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ture. They seem to me to have been for many years, and to be at present, a just and honourable body. This, I think, is owing to the frame of that body, and the situation it is in. I am against altering either, lest they should become tyrannical and odious. The Old Wuig represents them to be at present a species of such a nature as I dare not venture to repeat, but must refer to his own words; and yet contends to vest them with much greater Powers than they now have.

I have but one remark more to make upon this Author, which is indeed in a matter of the last consequence, and which cannot be thoroughly considered till the next Paper. The Author of the Old Waig has very truly stated the Power of the Crown, as it relates to the Legislature, in these words:

“The Crown, as a branch of the Legislature, cannot desire a greater prerogative, than that of a negative in the passing of a law: and as it ought not to influence either House in their debates, what can a good King desire more, than the power of approving or rejecting any such bill as cannot pass into a law without the Royal Assent?”

As I readily admit of all that is here advanced, That the Regal part of the Legislature is to wait for the advice of its Great Council, both Houses of Parliament, and to give its negative to what it does not approve; that doing otherwise would be influencing the debates of one or both Houses, and turning the Constitution quite upside down: as I sincerely allow a good King cannot desire any more than the approving or rejecting any Bill offered him; and as I believe from the bottom of my heart, that we never had so good a King as we have now: what credit can I give to what this Author asserts, that his Majesty has already signified his consent on this point, of so great consequence to himself, and to the very being of his FAITHFUL Coumons, before he has so much as once heard their Opinion ? Our Author calls this an act of unparalleled goodness. But what I have to say upon this subject, I shall reserve to another opportunity, if what this Author seems to be assured of should prove true.

On the 28th of March was advertised, “ The PATRICIAN, No. II. Considerations on the PEERAGE, in answer to the PLEBEIAN, continued.

But the wild vulgar, ever discontent,
Their growing fears in secret murmurs vent;
Still prone to change, though still the slaves of state,
And sure the Monarch, whom they have, to hate,
Madly they make new Lords.”

POPE's THEB. In an advertisement of the same date, announcing the Third Number of the PLEBEIAN, Is this caution : "N. B. Whereas it is suspected by a great many people, that the PATRICIAN, said to be writ against the PLEBEIAN, is really writ by one of the same side, which is an old trick amongst Writers; the Public is hereby assured, that the Author of the PLEBEIAN has not any hand in that Paper."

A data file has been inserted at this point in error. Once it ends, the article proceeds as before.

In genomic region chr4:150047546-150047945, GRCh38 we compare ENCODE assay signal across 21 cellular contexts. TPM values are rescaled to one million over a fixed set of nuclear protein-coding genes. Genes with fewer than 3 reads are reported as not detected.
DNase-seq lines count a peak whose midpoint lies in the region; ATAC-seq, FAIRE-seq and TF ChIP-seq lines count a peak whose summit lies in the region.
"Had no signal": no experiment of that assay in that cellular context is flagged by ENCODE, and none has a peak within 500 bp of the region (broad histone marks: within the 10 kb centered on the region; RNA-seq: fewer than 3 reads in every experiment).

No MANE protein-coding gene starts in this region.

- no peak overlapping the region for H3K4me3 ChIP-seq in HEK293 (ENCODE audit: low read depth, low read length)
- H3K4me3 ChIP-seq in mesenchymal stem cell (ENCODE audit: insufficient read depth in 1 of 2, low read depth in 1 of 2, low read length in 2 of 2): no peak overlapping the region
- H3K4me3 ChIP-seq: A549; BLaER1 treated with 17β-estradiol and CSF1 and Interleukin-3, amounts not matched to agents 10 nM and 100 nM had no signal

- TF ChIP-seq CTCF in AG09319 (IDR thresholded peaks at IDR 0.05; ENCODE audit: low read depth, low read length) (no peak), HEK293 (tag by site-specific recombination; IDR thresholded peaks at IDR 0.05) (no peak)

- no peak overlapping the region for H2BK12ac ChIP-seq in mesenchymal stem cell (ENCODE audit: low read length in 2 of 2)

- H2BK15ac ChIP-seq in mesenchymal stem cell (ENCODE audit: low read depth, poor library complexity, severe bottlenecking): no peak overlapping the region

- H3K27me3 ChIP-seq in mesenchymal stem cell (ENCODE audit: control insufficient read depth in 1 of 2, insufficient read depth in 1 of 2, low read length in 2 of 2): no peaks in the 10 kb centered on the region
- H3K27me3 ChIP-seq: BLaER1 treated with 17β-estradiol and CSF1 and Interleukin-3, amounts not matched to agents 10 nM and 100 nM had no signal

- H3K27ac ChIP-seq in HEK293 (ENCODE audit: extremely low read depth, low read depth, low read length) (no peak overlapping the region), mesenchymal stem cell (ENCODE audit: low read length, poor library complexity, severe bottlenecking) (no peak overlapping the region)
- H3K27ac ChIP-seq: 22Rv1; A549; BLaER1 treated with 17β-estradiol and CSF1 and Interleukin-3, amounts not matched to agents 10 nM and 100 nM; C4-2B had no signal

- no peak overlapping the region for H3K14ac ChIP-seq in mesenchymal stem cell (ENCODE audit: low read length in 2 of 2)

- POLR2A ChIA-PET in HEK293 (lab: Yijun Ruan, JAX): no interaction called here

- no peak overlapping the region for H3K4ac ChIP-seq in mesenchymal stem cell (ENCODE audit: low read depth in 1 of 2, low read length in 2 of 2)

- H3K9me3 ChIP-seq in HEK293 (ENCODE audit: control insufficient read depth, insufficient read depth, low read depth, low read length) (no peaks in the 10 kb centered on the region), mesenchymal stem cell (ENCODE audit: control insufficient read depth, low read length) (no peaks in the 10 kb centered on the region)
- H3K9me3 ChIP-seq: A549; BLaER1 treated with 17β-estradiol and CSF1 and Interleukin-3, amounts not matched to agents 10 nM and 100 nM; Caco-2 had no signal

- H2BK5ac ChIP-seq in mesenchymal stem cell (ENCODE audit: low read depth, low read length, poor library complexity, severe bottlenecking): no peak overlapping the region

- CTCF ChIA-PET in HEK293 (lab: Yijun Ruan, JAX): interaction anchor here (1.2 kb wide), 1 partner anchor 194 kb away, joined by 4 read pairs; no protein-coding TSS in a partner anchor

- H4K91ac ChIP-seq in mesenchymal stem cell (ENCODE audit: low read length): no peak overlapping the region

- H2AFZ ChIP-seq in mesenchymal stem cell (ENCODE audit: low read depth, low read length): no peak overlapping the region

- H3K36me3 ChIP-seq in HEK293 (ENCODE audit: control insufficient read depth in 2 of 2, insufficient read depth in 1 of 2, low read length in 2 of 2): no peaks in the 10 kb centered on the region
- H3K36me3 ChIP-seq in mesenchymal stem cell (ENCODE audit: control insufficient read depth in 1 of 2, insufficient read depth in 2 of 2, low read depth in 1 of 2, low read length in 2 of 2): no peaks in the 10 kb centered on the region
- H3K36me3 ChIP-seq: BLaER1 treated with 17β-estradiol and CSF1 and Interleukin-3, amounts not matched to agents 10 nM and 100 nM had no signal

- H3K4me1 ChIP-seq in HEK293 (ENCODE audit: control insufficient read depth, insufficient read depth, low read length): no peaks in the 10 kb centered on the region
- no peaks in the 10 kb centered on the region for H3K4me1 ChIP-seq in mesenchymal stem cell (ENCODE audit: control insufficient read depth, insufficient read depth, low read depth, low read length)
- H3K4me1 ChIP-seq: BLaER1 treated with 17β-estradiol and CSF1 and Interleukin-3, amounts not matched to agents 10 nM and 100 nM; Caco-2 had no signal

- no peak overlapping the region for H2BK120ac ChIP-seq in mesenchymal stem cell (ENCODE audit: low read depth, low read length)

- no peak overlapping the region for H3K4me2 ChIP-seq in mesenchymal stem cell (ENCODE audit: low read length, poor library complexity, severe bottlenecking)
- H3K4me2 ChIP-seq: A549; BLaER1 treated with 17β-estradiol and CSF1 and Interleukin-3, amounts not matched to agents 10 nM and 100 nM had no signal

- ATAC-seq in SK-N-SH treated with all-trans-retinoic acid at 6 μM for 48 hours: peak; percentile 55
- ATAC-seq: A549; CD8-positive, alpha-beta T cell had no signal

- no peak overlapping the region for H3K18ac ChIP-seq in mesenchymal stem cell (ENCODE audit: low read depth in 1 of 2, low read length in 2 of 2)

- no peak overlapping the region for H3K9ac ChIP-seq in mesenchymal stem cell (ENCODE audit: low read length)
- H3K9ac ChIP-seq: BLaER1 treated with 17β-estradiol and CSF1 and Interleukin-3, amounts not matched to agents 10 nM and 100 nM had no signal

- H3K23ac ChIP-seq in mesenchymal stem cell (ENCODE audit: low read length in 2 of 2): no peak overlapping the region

+++ "To-morrow, being the day appointed for the Call of the Honourable House of Commons, will be published, by J. Roberts, “A discourse upon Honour and Peerage. Occasioned

by the present Reports of a Bill now depending relating to the State of the House of Peers. By an Elector, Peer of Scotland.

Virtus repulse nescia sordidæ
Intaminatis falgit honoribus."

HOR. 3 Od. ii. 17.
St. James's Port, April 1, 1719.


No. III. MONDAY, MARCH 30, 1719.



Tue Plebeian expected before now to have heard again from the Old Wuig, especially as to his making good the last particular taken notice of in the Paper, Numb. II. which relates to the part he was pleased to affirm his Majesty had already taken in this affair; and for which there does not seem to be any foundation. However, as age is apt to be slow, the PLEBEIAN is willing to wait some time longer to be satisfied in that point. In the mean while, to shew with how much candour he proceeds in this dispute, he will not decline publishing in this paper a Speech made in a kind of a private-public* Company, for the Bill ; in which all the arguments on that side the question are urged with that great strength of reason, and with all that advantage of oratory, for which the honourable person who made it is so deservedly admired.

The form in which it was sent to the PLEBEIAN is as follows:

A SPEECH in the Long Room at the Comptroller's +

"Optat Ephippia Bos." —HOR. 1. Ep. xiv. 48.

“Mr. Bladen—Though the worthy gentleman that spoke last has represented the Bill that occasions this meeting as destructive of all that ought to be dear to every one that values his country, yet I am not ashamed to appear for it with all the little zeal I am master of. According to the way that I have the honour of thinking of this matter, this seems to

* In a Committee of the House of Commons

+ Martin Bladex, Esq. Chairmau of the Committee on the Peerago Bil, was Comp troller of the Mint.

1 "The Ox would Trappingz wear." DoxcOMBE.

me to be the best Bill that ever was offered us, and therefore I shall be for it to the last drop of my breath. I wish any gentleman would lay his hand upon his heart, and answer me whether the making twelve Lords at once in a late reign, was not the wickedest thing that ever was heard of. And such a thing I am certain may be attempted again, if we do not shew them a new game, and give them one and thirty of our own friends, to prevent any such practice for the future. The worthy gentleman was pleased to say, That the noble Lord who was the author of that advice might in some measure be excused, if that matter is compared with what is now proposed.